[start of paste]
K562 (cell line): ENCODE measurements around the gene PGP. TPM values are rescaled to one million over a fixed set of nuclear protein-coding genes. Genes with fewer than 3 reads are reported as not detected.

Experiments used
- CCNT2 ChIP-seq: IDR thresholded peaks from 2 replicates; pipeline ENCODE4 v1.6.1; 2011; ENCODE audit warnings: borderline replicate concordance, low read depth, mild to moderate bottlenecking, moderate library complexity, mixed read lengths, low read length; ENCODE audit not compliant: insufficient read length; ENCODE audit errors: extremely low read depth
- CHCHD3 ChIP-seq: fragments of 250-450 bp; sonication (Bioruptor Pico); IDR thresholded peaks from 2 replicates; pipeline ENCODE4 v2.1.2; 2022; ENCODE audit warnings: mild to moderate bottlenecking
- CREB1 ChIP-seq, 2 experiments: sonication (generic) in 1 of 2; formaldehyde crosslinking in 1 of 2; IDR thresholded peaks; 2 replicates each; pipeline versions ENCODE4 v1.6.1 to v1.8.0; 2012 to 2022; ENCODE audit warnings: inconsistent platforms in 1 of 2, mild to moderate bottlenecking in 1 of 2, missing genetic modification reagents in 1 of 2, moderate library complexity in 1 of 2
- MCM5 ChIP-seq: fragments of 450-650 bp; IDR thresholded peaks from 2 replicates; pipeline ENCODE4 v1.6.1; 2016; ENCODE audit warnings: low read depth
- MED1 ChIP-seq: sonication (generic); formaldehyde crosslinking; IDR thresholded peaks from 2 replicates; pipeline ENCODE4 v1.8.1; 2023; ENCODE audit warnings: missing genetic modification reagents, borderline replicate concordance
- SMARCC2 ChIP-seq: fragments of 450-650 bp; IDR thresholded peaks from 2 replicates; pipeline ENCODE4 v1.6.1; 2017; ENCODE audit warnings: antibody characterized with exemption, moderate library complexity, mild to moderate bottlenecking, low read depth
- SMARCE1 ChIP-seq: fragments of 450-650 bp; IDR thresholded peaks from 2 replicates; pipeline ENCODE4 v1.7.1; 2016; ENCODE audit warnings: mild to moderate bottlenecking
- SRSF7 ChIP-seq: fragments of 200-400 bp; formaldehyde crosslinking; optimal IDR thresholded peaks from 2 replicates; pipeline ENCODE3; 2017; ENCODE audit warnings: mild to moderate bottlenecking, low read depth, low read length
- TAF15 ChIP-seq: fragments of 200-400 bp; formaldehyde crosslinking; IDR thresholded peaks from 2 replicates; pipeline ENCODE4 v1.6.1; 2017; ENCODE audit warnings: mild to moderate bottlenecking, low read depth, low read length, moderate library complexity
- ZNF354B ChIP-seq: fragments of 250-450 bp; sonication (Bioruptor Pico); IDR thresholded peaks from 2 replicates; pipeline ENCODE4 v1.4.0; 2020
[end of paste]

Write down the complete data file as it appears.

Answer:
K562 (cell line): ENCODE measurements around the gene PGP. TPM values are rescaled to one million over a fixed set of nuclear protein-coding genes. Genes with fewer than 3 reads are reported as not detected.

Experiments used
- CCNT2 ChIP-seq: IDR thresholded peaks from 2 replicates; pipeline ENCODE4 v1.6.1; 2011; ENCODE audit warnings: borderline replicate concordance, low read depth, mild to moderate bottlenecking, moderate library complexity, mixed read lengths, low read length; ENCODE audit not compliant: insufficient read length; ENCODE audit errors: extremely low read depth
- CHCHD3 ChIP-seq: fragments of 250-450 bp; sonication (Bioruptor Pico); IDR thresholded peaks from 2 replicates; pipeline ENCODE4 v2.1.2; 2022; ENCODE audit warnings: mild to moderate bottlenecking
- CREB1 ChIP-seq, 2 experiments: sonication (generic) in 1 of 2; formaldehyde crosslinking in 1 of 2; IDR thresholded peaks; 2 replicates each; pipeline versions ENCODE4 v1.6.1 to v1.8.0; 2012 to 2022; ENCODE audit warnings: inconsistent platforms in 1 of 2, mild to moderate bottlenecking in 1 of 2, missing genetic modification reagents in 1 of 2, moderate library complexity in 1 of 2
- MCM5 ChIP-seq: fragments of 450-650 bp; IDR thresholded peaks from 2 replicates; pipeline ENCODE4 v1.6.1; 2016; ENCODE audit warnings: low read depth
- MED1 ChIP-seq: sonication (generic); formaldehyde crosslinking; IDR thresholded peaks from 2 replicates; pipeline ENCODE4 v1.8.1; 2023; ENCODE audit warnings: missing genetic modification reagents, borderline replicate concordance
- SMARCC2 ChIP-seq: fragments of 450-650 bp; IDR thresholded peaks from 2 replicates; pipeline ENCODE4 v1.6.1; 2017; ENCODE audit warnings: antibody characterized with exemption, moderate library complexity, mild to moderate bottlenecking, low read depth
- SMARCE1 ChIP-seq: fragments of 450-650 bp; IDR thresholded peaks from 2 replicates; pipeline ENCODE4 v1.7.1; 2016; ENCODE audit warnings: mild to moderate bottlenecking
- SRSF7 ChIP-seq: fragments of 200-400 bp; formaldehyde crosslinking; optimal IDR thresholded peaks from 2 replicates; pipeline ENCODE3; 2017; ENCODE audit warnings: mild to moderate bottlenecking, low read depth, low read length
- TAF15 ChIP-seq: fragments of 200-400 bp; formaldehyde crosslinking; IDR thresholded peaks from 2 replicates; pipeline ENCODE4 v1.6.1; 2017; ENCODE audit warnings: mild to moderate bottlenecking, low read depth, low read length, moderate library complexity
- ZNF354B ChIP-seq: fragments of 250-450 bp; sonication (Bioruptor Pico); IDR thresholded peaks from 2 replicates; pipeline ENCODE4 v1.4.0; 2020